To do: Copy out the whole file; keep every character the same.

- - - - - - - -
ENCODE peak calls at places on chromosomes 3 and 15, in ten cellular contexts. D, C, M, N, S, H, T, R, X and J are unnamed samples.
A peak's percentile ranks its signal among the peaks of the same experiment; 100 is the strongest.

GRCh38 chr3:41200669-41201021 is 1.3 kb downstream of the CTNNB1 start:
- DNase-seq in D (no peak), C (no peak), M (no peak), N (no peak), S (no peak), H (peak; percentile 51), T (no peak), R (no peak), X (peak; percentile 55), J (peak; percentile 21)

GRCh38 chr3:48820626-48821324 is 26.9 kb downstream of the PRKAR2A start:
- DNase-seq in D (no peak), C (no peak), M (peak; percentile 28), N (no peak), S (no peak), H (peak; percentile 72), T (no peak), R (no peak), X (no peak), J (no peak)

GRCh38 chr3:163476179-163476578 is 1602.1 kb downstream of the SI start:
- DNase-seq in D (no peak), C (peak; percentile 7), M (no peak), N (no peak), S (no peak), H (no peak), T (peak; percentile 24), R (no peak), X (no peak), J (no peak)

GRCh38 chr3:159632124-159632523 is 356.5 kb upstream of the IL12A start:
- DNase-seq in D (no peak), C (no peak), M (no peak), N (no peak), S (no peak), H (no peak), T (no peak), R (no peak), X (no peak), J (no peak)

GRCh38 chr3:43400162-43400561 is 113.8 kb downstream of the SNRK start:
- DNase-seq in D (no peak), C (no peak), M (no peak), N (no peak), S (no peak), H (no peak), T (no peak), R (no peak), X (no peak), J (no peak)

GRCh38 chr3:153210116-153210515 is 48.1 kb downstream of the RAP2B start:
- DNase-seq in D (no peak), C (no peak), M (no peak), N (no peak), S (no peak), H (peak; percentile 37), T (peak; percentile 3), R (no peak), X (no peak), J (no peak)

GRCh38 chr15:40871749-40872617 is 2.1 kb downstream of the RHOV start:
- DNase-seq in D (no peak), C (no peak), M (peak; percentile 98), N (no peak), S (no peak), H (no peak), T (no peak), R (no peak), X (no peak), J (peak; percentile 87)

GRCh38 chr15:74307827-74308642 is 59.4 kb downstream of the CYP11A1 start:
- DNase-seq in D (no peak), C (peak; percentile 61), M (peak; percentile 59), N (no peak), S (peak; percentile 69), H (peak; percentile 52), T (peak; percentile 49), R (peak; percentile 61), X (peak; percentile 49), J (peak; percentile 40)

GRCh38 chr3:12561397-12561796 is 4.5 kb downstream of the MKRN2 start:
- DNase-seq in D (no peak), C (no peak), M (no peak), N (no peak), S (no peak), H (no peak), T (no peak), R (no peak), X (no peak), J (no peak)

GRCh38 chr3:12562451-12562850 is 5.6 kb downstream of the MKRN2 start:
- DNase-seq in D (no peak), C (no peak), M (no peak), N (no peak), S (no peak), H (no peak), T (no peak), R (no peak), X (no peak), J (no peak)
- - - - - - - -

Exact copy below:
ENCODE peak calls at places on chromosomes 3 and 15, in ten cellular contexts. D, C, M, N, S, H, T, R, X and J are unnamed samples.
A peak's percentile ranks its signal among the peaks of the same experiment; 100 is the strongest.

GRCh38 chr3:41200669-41201021 is 1.3 kb downstream of the CTNNB1 start:
- DNase-seq in D (no peak), C (no peak), M (no peak), N (no peak), S (no peak), H (peak; percentile 51), T (no peak), R (no peak), X (peak; percentile 55), J (peak; percentile 21)

GRCh38 chr3:48820626-48821324 is 26.9 kb downstream of the PRKAR2A start:
- DNase-seq in D (no peak), C (no peak), M (peak; percentile 28), N (no peak), S (no peak), H (peak; percentile 72), T (no peak), R (no peak), X (no peak), J (no peak)

GRCh38 chr3:163476179-163476578 is 1602.1 kb downstream of the SI start:
- DNase-seq in D (no peak), C (peak; percentile 7), M (no peak), N (no peak), S (no peak), H (no peak), T (peak; percentile 24), R (no peak), X (no peak), J (no peak)

GRCh38 chr3:159632124-159632523 is 356.5 kb upstream of the IL12A start:
- DNase-seq in D (no peak), C (no peak), M (no peak), N (no peak), S (no peak), H (no peak), T (no peak), R (no peak), X (no peak), J (no peak)

GRCh38 chr3:43400162-43400561 is 113.8 kb downstream of the SNRK start:
- DNase-seq in D (no peak), C (no peak), M (no peak), N (no peak), S (no peak), H (no peak), T (no peak), R (no peak), X (no peak), J (no peak)

GRCh38 chr3:153210116-153210515 is 48.1 kb downstream of the RAP2B start:
- DNase-seq in D (no peak), C (no peak), M (no peak), N (no peak), S (no peak), H (peak; percentile 37), T (peak; percentile 3), R (no peak), X (no peak), J (no peak)

GRCh38 chr15:40871749-40872617 is 2.1 kb downstream of the RHOV start:
- DNase-seq in D (no peak), C (no peak), M (peak; percentile 98), N (no peak), S (no peak), H (no peak), T (no peak), R (no peak), X (no peak), J (peak; percentile 87)

GRCh38 chr15:74307827-74308642 is 59.4 kb downstream of the CYP11A1 start:
- DNase-seq in D (no peak), C (peak; percentile 61), M (peak; percentile 59), N (no peak), S (peak; percentile 69), H (peak; percentile 52), T (peak; percentile 49), R (peak; percentile 61), X (peak; percentile 49), J (peak; percentile 40)

GRCh38 chr3:12561397-12561796 is 4.5 kb downstream of the MKRN2 start:
- DNase-seq in D (no peak), C (no peak), M (no peak), N (no peak), S (no peak), H (no peak), T (no peak), R (no peak), X (no peak), J (no peak)

GRCh38 chr3:12562451-12562850 is 5.6 kb downstream of the MKRN2 start:
- DNase-seq in D (no peak), C (no peak), M (no peak), N (no peak), S (no peak), H (no peak), T (no peak), R (no peak), X (no peak), J (no peak)